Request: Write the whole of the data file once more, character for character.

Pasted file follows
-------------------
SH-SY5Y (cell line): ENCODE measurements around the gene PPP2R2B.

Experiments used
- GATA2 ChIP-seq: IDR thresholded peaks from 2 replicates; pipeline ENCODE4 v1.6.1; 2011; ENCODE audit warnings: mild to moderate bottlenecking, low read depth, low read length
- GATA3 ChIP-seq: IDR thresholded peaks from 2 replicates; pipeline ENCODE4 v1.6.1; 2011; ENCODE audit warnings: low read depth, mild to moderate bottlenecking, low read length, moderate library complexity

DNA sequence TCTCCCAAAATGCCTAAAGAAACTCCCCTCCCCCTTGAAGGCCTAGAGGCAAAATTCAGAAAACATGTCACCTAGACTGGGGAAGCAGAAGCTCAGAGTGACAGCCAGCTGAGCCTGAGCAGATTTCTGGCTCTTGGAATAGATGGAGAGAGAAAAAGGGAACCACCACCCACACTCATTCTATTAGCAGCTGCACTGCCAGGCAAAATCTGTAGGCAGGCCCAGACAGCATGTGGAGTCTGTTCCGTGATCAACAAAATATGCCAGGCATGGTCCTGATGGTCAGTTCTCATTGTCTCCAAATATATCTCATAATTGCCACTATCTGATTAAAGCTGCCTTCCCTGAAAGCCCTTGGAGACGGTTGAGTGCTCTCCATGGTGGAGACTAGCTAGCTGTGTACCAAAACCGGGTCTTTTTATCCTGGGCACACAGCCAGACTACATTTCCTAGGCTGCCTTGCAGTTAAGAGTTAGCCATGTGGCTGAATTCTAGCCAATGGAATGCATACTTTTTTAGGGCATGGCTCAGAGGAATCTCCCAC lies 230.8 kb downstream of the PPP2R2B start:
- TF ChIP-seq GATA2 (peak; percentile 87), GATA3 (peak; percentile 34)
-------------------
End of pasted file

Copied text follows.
SH-SY5Y (cell line): ENCODE measurements around the gene PPP2R2B.

Experiments used
- GATA2 ChIP-seq: IDR thresholded peaks from 2 replicates; pipeline ENCODE4 v1.6.1; 2011; ENCODE audit warnings: mild to moderate bottlenecking, low read depth, low read length
- GATA3 ChIP-seq: IDR thresholded peaks from 2 replicates; pipeline ENCODE4 v1.6.1; 2011; ENCODE audit warnings: low read depth, mild to moderate bottlenecking, low read length, moderate library complexity

DNA sequence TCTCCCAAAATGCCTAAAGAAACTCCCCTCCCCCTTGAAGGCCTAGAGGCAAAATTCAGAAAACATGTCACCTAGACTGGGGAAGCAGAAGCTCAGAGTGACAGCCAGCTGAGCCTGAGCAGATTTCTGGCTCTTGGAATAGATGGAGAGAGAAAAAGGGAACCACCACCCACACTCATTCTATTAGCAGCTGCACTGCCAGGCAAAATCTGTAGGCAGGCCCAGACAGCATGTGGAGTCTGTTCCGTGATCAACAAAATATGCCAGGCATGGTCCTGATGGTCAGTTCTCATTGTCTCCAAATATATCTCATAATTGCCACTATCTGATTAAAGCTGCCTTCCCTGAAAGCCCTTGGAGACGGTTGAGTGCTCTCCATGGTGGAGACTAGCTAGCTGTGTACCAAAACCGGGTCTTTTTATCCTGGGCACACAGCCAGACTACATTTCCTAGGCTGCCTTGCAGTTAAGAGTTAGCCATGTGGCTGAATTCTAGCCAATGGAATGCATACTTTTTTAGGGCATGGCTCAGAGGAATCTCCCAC lies 230.8 kb downstream of the PPP2R2B start:
- TF ChIP-seq GATA2 (peak; percentile 87), GATA3 (peak; percentile 34)